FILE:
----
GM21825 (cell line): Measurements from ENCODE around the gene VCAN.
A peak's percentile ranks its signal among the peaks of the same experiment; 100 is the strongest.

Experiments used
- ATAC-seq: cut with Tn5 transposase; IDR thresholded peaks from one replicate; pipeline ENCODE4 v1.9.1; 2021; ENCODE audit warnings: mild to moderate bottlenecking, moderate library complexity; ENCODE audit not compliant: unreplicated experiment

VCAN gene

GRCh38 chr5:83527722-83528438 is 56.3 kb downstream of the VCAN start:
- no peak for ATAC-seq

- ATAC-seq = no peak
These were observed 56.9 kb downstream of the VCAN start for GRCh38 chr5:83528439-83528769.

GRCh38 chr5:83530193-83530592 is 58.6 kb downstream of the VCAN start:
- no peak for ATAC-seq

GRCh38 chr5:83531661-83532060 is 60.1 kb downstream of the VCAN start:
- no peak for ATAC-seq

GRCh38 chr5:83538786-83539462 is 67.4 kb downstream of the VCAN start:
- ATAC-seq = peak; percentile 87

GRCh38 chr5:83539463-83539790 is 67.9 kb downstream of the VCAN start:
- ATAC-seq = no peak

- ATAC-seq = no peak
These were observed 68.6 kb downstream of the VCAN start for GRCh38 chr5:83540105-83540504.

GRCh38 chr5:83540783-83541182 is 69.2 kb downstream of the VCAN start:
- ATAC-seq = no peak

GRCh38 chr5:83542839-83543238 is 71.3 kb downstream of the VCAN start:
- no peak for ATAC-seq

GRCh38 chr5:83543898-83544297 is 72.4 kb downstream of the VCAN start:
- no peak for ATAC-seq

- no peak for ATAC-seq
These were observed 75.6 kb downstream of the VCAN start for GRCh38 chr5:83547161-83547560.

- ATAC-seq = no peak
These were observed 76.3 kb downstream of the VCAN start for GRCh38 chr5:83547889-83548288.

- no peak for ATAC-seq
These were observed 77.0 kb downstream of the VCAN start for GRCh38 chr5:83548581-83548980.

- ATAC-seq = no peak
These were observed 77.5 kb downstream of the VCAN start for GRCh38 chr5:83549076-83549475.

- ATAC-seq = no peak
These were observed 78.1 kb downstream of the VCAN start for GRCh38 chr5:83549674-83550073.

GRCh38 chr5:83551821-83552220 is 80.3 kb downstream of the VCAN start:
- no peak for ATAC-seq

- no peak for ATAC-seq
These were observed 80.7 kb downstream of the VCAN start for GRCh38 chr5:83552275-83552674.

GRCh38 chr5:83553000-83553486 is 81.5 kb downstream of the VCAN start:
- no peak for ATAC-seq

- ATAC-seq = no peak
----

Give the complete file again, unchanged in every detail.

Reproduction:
GM21825 (cell line): Measurements from ENCODE around the gene VCAN.
A peak's percentile ranks its signal among the peaks of the same experiment; 100 is the strongest.

Experiments used
- ATAC-seq: cut with Tn5 transposase; IDR thresholded peaks from one replicate; pipeline ENCODE4 v1.9.1; 2021; ENCODE audit warnings: mild to moderate bottlenecking, moderate library complexity; ENCODE audit not compliant: unreplicated experiment

VCAN gene

GRCh38 chr5:83527722-83528438 is 56.3 kb downstream of the VCAN start:
- no peak for ATAC-seq

- ATAC-seq = no peak
These were observed 56.9 kb downstream of the VCAN start for GRCh38 chr5:83528439-83528769.

GRCh38 chr5:83530193-83530592 is 58.6 kb downstream of the VCAN start:
- no peak for ATAC-seq

GRCh38 chr5:83531661-83532060 is 60.1 kb downstream of the VCAN start:
- no peak for ATAC-seq

GRCh38 chr5:83538786-83539462 is 67.4 kb downstream of the VCAN start:
- ATAC-seq = peak; percentile 87

GRCh38 chr5:83539463-83539790 is 67.9 kb downstream of the VCAN start:
- ATAC-seq = no peak

- ATAC-seq = no peak
These were observed 68.6 kb downstream of the VCAN start for GRCh38 chr5:83540105-83540504.

GRCh38 chr5:83540783-83541182 is 69.2 kb downstream of the VCAN start:
- ATAC-seq = no peak

GRCh38 chr5:83542839-83543238 is 71.3 kb downstream of the VCAN start:
- no peak for ATAC-seq

GRCh38 chr5:83543898-83544297 is 72.4 kb downstream of the VCAN start:
- no peak for ATAC-seq

- no peak for ATAC-seq
These were observed 75.6 kb downstream of the VCAN start for GRCh38 chr5:83547161-83547560.

- ATAC-seq = no peak
These were observed 76.3 kb downstream of the VCAN start for GRCh38 chr5:83547889-83548288.

- no peak for ATAC-seq
These were observed 77.0 kb downstream of the VCAN start for GRCh38 chr5:83548581-83548980.

- ATAC-seq = no peak
These were observed 77.5 kb downstream of the VCAN start for GRCh38 chr5:83549076-83549475.

- ATAC-seq = no peak
These were observed 78.1 kb downstream of the VCAN start for GRCh38 chr5:83549674-83550073.

GRCh38 chr5:83551821-83552220 is 80.3 kb downstream of the VCAN start:
- no peak for ATAC-seq

- no peak for ATAC-seq
These were observed 80.7 kb downstream of the VCAN start for GRCh38 chr5:83552275-83552674.

GRCh38 chr5:83553000-83553486 is 81.5 kb downstream of the VCAN start:
- no peak for ATAC-seq

- ATAC-seq = no peak